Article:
Keep tabs on all articles from this category: The Perfect Fit
How about we chat a bit about how your pants should fit? I’m talking about your denim and chinos. Your casual pants. Those things you wear that aren’t part of a suit and aren’t shorts. You get what I’m sayin.
Let’s assume you’re not…
- a rapper from 1996
- an uber-trendy indie emo hipster scene kid from the Lower East Side
- an acid-washed denim connoisseur
- a proponent of always wearing black on black on black
Okay, let’s go.
General fit and cut
Your pants should fit slim, but not snug or uncomfortable. The outline of your package should not be showing. You want a well fitting pair of pants that hugs your legs and seat (aka, dat booty) while still giving you enough room to move and sit comfortably.
If you can pinch 1/2″ of fabric between your thumb and index finger from the thigh area (with your pants on), you should be good.
Your pants should be able to fasten easily with no struggle. At the same time, you don’t want them so loose that they’re falling off your hips. Your size is what you feel most comfortable in within these boundaries.
Know that your size may not always be your size. It’s dependent upon the brand you’re buying, since much of today’s sizing is vanity. This basically means your 34″ pants may not be 34″ if you take out your tailor’s tape and measure it.
Take a look at this article from Esquire to see what I mean.
Not all sizes of the same brand and model fit the same!
I don’t mean to scare you or to overcomplicate things, but this is something you should be aware of. One size 34″ may fit differently, depending on the pair you choose off the rack, even if it happens to be the same model!
Let’s say you’re looking at a pair of Levi’s 501 in a size 34″. If you try three different pairs of Levi’s 501, there’s a chance they may all fit you slightly differently.
To some extent that’s unavoidable. When manufacturers are cutting the denim before constructing them into the final product, it is rolled out on a long table with one layer on top of the other. The fabric cutter then has to slice through all these layers, so when the cutter comes down and applies pressure, the fabric has a tendency to shift, thus the slight inconsistency in some sizes.
This isn’t anything you have to worry about. If you know your general size, you should be fine. The point is, when you’re out shopping for pants, make sure to try on several different sizes to hone in on your exact size, and then from there, try on a few versions of that size to make sure you have the perfect fitting pair.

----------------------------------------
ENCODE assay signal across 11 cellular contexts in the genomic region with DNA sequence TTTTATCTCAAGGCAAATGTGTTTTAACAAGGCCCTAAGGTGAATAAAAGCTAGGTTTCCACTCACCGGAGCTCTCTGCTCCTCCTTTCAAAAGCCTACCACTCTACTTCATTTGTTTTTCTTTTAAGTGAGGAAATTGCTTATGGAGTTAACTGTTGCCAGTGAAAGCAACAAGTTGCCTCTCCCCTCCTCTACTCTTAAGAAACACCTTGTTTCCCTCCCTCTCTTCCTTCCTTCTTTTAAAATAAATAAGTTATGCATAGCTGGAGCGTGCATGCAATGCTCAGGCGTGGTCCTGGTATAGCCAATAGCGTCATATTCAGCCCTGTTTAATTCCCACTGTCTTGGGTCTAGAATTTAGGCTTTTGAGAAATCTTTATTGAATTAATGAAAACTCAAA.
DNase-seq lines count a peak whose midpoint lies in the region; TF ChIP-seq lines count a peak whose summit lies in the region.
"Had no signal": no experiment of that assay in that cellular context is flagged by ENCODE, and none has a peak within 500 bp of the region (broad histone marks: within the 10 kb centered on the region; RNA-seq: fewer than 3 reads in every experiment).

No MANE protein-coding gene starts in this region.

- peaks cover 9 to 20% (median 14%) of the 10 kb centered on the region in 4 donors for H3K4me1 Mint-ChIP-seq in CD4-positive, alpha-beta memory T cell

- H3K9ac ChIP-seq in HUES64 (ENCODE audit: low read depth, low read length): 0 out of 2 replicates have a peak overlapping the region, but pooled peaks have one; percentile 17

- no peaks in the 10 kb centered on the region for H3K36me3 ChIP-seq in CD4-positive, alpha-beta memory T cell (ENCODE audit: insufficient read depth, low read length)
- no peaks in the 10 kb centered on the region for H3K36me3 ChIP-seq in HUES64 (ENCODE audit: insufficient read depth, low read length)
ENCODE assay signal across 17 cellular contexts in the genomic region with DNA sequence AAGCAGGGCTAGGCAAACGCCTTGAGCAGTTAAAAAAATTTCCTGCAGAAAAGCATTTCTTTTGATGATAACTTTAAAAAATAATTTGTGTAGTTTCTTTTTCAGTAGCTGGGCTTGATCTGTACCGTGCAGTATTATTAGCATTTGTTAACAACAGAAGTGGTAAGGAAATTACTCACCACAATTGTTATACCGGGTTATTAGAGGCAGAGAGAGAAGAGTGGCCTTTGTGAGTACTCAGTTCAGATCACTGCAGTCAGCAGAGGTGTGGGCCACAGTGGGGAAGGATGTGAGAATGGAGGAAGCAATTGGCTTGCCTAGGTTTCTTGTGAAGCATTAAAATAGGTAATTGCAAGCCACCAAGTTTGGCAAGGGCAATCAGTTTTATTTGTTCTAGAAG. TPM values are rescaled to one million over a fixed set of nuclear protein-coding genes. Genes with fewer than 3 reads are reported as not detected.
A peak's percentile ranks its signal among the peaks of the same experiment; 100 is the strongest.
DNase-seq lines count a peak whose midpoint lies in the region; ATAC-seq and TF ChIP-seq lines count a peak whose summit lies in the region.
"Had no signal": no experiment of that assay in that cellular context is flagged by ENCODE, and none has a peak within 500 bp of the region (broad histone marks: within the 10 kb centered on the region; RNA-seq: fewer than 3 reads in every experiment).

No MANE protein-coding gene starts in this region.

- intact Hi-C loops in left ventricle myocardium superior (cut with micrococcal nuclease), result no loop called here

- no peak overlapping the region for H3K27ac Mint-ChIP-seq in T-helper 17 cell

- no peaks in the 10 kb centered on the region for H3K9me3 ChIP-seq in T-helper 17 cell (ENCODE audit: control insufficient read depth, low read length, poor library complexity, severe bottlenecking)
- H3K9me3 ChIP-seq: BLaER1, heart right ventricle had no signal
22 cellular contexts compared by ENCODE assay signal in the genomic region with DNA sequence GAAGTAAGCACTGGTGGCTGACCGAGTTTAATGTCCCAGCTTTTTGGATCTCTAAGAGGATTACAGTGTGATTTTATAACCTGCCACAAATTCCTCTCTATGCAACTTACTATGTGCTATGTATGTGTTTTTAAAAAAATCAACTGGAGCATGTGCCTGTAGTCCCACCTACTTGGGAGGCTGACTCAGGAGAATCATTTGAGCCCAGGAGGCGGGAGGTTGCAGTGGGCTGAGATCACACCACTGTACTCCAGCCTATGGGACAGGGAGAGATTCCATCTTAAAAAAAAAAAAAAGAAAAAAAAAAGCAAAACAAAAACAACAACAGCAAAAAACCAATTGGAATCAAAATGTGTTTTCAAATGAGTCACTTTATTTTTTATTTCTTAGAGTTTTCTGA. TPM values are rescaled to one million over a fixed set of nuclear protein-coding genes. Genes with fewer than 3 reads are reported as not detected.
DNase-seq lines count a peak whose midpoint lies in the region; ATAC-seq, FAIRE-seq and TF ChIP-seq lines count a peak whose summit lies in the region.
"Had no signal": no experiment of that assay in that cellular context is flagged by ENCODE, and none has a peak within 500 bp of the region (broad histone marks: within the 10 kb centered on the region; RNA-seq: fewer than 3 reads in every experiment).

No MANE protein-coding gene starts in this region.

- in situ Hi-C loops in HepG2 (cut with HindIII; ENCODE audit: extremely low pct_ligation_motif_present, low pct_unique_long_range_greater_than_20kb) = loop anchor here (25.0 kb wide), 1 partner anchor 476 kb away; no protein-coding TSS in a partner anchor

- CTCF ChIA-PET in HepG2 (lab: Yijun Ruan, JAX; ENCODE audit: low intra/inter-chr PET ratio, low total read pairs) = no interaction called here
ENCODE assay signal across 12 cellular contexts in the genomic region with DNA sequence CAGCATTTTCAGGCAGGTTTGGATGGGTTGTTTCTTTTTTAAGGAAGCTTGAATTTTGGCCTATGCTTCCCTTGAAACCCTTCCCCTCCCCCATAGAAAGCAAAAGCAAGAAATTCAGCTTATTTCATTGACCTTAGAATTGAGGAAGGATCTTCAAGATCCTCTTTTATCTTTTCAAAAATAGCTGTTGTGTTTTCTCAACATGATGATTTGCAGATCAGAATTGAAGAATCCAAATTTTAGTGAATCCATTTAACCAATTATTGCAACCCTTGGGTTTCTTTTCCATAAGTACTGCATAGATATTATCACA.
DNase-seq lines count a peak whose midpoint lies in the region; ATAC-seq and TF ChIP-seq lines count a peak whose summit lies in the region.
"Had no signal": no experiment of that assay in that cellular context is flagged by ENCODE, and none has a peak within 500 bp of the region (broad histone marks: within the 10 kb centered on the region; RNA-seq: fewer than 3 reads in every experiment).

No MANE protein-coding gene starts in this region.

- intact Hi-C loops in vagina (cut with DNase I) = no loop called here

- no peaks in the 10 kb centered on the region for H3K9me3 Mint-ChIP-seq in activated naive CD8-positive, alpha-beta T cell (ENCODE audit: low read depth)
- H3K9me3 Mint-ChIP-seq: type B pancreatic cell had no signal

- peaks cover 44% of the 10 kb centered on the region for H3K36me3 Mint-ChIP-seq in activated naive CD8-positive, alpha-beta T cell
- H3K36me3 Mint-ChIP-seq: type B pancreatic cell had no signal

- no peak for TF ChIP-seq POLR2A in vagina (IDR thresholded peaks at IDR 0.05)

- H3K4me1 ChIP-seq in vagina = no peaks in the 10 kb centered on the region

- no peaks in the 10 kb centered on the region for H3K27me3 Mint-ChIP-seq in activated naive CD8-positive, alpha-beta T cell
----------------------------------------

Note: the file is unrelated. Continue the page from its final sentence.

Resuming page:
Can’t tell the difference? Great! You’re all good then.
Keep in mind that the measurement of the front rise will often be different from the back rise.
Why should you care? Other than the waist measurement, the rise determines how comfortable your pants feel when they’re on.
I personally like a rise between standard (mid) and low. Here are some general definitions:
- Low-rise: sits on or below your hips, a few inches below your belly button.
- Mid-rise: sits at the hips or a bit above, and much closer to your belly button. This front rise measurement is around 8-12″
- High-rise: anything that sits at your true waist and hits your belly button, if not covering it completely.
These are the general definitions, and just like waist measurements, can vary depending on the brand.
If I were you, I’d look for something in the low- to mid-rise range. You have to try on several styles and see what’s most comfortable. Everyone’s body shape is different, which means each person will need a different style of pant to accommodate his curves (or lack thereof).
For example (and using the Levi’s denim line to illustrate), if you’re a stick figure or have a small, trim, proportionate stature, you’d probably look great in a pair of 511 skinny denim, which features a slim leg and a lower rise.